Graham Reid | | 2 min read
Buried away in the typically interesting liner notes of this compilation by Grant Gillanders, he writes this: “The Cleves' second single You and Me was released during May 1970, the same month that they made their 100th appearance on Australian television”.
One hundred appearances on Australian television?
How many – how few – New Zealand artists could claim that number of showings on television shows across the Tasman?
My guess is none in '70. And damn few in 45 years since.
The Cleves incarnation was in fact the enormously successful transitional phase for this band.
It came between their first sibling incarnation as the folksy Clevedonaires (out of Clevedon south of Auckland) in the early Sixties, and their surprisingly glam-rockist edition a decade later as the bluntly named hard rock band Bitch when they relocated to Britain in that time when T.Rex, the Glitter Band, Mud, Sweet and others were commanding television attention for bellbottoms, big hair, leather'n'glitz and androgyny.
Curiously enough, under whatever name they appeared, this New Zealand band always seemed to fit.
Never threatening the top tier -- because they lacked originality -- but always at least in some creditable position slightly lower on the pop-rock totem pole.
As the sea changes in music happened they rode the waves -- name changing as they went -- and always sounded decently generic.
So as WhoEver, they were consistently good followers rather than leaders . . . as this 21-song catch-all collection proves.
As the Cleves they did a decent version of How You Lied (sort of sub-Springfields before Dusty embarked on a solo career), a more urgent version of the Poppies' girl-group classic He's Ready on which they nodded towards Yardbirds (followed by their more polite version of Yardbirds' Lost Woman) and a prissy trumpet-pop treatment of Donovan's Sunny Goodge Street (more romantic Penny Lane than the junkie underground station Donovan evoked).
By their Cleves incarnation however they were a full-fledged mainstream psyche-rock/big ballad band (with organ) like Badfinger, Grapefruit, Marmalade et al . . . plus phasing (You and Me) and Ringo-like drum fills (Michael).
In whatever version they appeared, the Clevedonaires/Cleves/Bitch were musically talented . . . but only ever a decent jobbing band who might have deservedly filled the lower place on the charts but could rarely be accused of striking originality.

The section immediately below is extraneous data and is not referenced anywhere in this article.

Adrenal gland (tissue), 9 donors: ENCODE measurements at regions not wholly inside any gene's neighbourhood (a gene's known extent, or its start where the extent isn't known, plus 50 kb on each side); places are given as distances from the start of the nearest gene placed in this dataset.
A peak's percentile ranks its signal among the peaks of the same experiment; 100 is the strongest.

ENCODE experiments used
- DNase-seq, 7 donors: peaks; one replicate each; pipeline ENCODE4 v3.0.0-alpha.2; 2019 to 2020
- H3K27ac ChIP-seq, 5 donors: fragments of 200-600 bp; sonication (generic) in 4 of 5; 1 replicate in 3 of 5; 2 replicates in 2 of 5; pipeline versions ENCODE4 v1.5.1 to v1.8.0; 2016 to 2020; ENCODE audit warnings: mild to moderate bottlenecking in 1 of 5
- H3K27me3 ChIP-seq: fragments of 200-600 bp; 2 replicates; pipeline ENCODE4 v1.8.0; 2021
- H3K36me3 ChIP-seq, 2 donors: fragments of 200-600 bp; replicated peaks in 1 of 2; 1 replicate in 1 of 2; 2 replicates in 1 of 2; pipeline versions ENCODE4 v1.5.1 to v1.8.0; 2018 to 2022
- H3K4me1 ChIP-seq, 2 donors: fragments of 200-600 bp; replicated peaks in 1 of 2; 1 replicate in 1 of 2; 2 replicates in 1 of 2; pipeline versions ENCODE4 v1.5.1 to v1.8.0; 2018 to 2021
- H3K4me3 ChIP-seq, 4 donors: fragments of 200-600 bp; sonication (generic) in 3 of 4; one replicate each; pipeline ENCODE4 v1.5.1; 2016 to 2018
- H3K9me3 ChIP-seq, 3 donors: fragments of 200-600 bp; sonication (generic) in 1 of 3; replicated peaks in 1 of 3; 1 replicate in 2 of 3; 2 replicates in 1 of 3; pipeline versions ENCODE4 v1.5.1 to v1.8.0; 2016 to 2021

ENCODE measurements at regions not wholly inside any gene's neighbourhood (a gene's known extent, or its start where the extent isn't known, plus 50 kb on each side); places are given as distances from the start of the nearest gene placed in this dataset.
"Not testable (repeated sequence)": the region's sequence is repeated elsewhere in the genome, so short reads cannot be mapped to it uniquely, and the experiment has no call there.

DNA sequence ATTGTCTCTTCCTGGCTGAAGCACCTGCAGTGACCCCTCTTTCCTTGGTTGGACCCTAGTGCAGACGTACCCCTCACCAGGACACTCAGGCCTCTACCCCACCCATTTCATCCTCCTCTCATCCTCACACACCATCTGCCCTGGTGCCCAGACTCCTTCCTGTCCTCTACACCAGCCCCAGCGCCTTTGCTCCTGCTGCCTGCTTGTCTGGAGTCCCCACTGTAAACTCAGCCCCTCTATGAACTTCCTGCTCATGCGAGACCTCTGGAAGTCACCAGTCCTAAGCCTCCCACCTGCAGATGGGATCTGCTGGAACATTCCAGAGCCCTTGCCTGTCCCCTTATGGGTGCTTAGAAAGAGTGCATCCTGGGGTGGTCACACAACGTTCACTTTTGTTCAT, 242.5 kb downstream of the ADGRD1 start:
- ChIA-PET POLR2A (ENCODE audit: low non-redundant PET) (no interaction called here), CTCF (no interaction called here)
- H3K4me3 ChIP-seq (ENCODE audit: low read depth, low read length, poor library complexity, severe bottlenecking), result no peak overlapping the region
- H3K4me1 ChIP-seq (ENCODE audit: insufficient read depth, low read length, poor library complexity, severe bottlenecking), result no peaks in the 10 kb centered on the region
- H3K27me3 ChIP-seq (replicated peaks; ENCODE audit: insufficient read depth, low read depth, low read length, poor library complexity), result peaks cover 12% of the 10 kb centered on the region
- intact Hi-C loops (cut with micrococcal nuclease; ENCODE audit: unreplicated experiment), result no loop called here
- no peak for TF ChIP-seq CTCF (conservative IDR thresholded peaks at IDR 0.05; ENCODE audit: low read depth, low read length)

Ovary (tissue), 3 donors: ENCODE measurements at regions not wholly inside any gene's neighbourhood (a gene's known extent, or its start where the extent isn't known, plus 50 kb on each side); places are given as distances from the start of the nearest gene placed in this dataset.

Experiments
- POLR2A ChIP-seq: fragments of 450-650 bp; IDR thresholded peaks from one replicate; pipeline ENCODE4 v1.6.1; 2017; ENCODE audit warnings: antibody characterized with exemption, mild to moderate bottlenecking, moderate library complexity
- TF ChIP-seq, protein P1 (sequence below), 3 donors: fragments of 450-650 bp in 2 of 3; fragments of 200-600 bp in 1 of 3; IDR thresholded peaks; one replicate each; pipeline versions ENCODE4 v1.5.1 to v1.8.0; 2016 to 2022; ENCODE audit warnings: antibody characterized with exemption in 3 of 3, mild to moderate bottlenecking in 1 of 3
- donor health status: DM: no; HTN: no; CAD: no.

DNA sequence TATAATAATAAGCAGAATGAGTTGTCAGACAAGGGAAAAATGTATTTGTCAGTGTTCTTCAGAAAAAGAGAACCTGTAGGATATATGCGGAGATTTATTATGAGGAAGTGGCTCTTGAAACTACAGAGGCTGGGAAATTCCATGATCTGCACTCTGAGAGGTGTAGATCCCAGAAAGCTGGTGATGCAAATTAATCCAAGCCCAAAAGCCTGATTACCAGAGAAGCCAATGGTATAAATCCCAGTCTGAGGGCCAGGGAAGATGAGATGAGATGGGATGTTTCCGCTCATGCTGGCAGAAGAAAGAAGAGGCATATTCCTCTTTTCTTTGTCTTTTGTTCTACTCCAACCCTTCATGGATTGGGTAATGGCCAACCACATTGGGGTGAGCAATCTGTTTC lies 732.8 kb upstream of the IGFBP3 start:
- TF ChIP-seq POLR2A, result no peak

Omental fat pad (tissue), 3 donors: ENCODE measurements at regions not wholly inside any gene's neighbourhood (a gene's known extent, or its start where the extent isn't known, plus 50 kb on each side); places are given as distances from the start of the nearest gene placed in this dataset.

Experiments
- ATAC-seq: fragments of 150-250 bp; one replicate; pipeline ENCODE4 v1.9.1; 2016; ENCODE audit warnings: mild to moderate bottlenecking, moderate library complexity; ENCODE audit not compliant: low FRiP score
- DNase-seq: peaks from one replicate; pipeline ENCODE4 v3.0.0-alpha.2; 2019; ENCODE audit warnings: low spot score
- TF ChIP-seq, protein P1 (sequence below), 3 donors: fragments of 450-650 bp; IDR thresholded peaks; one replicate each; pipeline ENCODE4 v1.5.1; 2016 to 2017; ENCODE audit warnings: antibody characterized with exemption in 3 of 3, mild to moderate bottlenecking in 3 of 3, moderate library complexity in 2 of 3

However they certainly hit their straps as Bitch in Britain.
But while their unreleased Bitch album for Warmers – which finally came out on vinyl for Record Store Day this year – included hard rock songs which could have been on Top Of The Pops for a week in the Seventies (and deservedly on the soundtracks to Almost Famous or Dazed and Confused if they'd penetrated America) they did little more than work the same familiar changes.
While it is always good and right we should have access to the music of the past – as the Frenzy label and Grant Gillanders have been assiduously doing on our behalf – much of this music is of archival interest more than delivering up lost classics.
That said, Wildcat by Bitch is just bloody terrific.
If you'd been a 15-year old Brit-kids in a provincial city in '73 -- around the time Melody Maker and NME were hailing Bitch, as Gillanders quotes in his excellent liner notes – you'd have been having sweaty grope-sex to this in the carpark after a night of sneaked beer and borrowed cigarettes.
But, as so often happens, Bitch were caught in a label and money war and . . .
Their album was dropped.
In Britain during the competitive Seventies that was what happened.
And it didn't matter that -- in a world away, years before in another incarnation – they'd proved themselves in 100 television appearances.
Life is, indeed, a bitch.
Still, it got them out of Clevedon in the very early Sixties.
So all was not lost.